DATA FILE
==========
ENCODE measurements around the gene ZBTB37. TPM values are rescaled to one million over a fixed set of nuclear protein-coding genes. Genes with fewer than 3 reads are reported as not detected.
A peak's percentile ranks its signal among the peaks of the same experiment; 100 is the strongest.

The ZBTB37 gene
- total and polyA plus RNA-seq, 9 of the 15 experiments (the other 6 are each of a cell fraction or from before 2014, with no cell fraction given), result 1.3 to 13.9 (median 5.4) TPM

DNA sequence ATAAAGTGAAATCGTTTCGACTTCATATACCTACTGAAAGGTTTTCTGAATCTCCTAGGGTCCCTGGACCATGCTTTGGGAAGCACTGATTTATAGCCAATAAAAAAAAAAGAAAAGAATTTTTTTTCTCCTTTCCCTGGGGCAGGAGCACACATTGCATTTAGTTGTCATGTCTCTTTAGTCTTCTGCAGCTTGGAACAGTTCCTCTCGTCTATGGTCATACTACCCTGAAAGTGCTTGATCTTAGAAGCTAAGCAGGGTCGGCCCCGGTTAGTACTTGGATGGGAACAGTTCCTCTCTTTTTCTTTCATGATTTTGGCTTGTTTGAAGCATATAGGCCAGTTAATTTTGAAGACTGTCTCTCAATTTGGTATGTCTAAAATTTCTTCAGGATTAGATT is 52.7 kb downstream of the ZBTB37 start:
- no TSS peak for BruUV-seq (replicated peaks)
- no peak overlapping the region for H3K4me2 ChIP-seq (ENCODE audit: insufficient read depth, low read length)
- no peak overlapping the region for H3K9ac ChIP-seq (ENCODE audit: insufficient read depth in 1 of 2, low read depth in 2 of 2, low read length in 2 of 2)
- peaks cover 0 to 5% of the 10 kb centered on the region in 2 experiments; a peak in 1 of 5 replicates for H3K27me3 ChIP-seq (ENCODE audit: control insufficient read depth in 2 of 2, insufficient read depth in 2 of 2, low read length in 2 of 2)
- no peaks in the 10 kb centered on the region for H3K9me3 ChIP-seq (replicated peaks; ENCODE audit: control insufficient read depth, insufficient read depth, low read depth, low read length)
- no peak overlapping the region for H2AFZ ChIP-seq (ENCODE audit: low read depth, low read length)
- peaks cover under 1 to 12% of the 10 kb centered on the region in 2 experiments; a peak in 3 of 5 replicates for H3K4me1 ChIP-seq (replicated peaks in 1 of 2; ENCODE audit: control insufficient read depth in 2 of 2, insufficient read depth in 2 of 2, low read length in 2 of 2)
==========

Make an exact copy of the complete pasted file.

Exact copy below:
ENCODE measurements around the gene ZBTB37. TPM values are rescaled to one million over a fixed set of nuclear protein-coding genes. Genes with fewer than 3 reads are reported as not detected.
A peak's percentile ranks its signal among the peaks of the same experiment; 100 is the strongest.

The ZBTB37 gene
- total and polyA plus RNA-seq, 9 of the 15 experiments (the other 6 are each of a cell fraction or from before 2014, with no cell fraction given), result 1.3 to 13.9 (median 5.4) TPM

DNA sequence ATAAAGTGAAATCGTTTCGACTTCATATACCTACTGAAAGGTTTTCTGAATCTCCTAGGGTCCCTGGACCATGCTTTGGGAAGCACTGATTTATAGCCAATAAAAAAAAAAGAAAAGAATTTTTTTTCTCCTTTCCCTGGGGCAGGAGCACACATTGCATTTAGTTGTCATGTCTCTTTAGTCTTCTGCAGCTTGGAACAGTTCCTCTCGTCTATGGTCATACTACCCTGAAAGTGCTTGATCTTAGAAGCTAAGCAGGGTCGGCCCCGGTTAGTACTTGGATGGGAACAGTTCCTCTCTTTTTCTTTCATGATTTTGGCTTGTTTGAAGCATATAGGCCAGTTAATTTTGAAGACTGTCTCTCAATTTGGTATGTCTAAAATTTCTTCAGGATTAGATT is 52.7 kb downstream of the ZBTB37 start:
- no TSS peak for BruUV-seq (replicated peaks)
- no peak overlapping the region for H3K4me2 ChIP-seq (ENCODE audit: insufficient read depth, low read length)
- no peak overlapping the region for H3K9ac ChIP-seq (ENCODE audit: insufficient read depth in 1 of 2, low read depth in 2 of 2, low read length in 2 of 2)
- peaks cover 0 to 5% of the 10 kb centered on the region in 2 experiments; a peak in 1 of 5 replicates for H3K27me3 ChIP-seq (ENCODE audit: control insufficient read depth in 2 of 2, insufficient read depth in 2 of 2, low read length in 2 of 2)
- no peaks in the 10 kb centered on the region for H3K9me3 ChIP-seq (replicated peaks; ENCODE audit: control insufficient read depth, insufficient read depth, low read depth, low read length)
- no peak overlapping the region for H2AFZ ChIP-seq (ENCODE audit: low read depth, low read length)
- peaks cover under 1 to 12% of the 10 kb centered on the region in 2 experiments; a peak in 3 of 5 replicates for H3K4me1 ChIP-seq (replicated peaks in 1 of 2; ENCODE audit: control insufficient read depth in 2 of 2, insufficient read depth in 2 of 2, low read length in 2 of 2)